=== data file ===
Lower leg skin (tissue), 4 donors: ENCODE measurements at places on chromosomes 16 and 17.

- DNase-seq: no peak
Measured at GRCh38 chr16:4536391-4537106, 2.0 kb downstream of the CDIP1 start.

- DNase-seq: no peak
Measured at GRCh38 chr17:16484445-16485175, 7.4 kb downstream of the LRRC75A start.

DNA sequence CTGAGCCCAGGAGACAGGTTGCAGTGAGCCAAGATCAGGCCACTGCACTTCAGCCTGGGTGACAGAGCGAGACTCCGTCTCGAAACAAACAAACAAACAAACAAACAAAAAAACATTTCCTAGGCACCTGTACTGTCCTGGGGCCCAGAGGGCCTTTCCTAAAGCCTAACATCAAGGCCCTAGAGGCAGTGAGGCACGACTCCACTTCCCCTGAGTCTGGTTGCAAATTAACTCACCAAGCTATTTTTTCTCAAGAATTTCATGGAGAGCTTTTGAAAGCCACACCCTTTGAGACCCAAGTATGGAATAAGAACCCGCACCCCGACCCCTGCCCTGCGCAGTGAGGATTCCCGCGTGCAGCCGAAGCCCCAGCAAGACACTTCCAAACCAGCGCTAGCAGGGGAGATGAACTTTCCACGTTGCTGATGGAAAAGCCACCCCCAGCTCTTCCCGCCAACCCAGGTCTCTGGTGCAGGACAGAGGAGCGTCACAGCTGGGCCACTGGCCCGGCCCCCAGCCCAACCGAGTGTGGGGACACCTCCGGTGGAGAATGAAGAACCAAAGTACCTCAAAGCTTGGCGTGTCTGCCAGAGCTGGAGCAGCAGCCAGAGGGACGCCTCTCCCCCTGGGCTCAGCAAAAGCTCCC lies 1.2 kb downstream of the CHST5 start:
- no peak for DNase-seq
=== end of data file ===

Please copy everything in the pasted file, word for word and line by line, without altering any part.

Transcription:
Lower leg skin (tissue), 4 donors: ENCODE measurements at places on chromosomes 16 and 17.

- DNase-seq: no peak
Measured at GRCh38 chr16:4536391-4537106, 2.0 kb downstream of the CDIP1 start.

- DNase-seq: no peak
Measured at GRCh38 chr17:16484445-16485175, 7.4 kb downstream of the LRRC75A start.

DNA sequence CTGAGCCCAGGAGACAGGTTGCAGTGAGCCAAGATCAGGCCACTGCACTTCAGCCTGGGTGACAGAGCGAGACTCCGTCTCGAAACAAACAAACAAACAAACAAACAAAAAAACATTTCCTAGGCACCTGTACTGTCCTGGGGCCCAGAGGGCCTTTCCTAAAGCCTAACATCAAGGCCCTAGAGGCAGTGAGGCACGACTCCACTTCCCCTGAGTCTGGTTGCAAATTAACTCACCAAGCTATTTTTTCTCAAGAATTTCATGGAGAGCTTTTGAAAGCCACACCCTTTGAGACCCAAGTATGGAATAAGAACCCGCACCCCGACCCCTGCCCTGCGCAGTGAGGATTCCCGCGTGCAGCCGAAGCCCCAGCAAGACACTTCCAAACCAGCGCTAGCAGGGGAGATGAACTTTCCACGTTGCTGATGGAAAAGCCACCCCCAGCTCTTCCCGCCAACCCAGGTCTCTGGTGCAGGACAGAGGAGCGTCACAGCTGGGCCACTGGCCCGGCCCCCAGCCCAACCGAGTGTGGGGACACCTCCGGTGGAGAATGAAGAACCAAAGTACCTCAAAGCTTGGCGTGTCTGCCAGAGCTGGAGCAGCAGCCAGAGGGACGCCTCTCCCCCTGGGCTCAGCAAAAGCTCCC lies 1.2 kb downstream of the CHST5 start:
- no peak for DNase-seq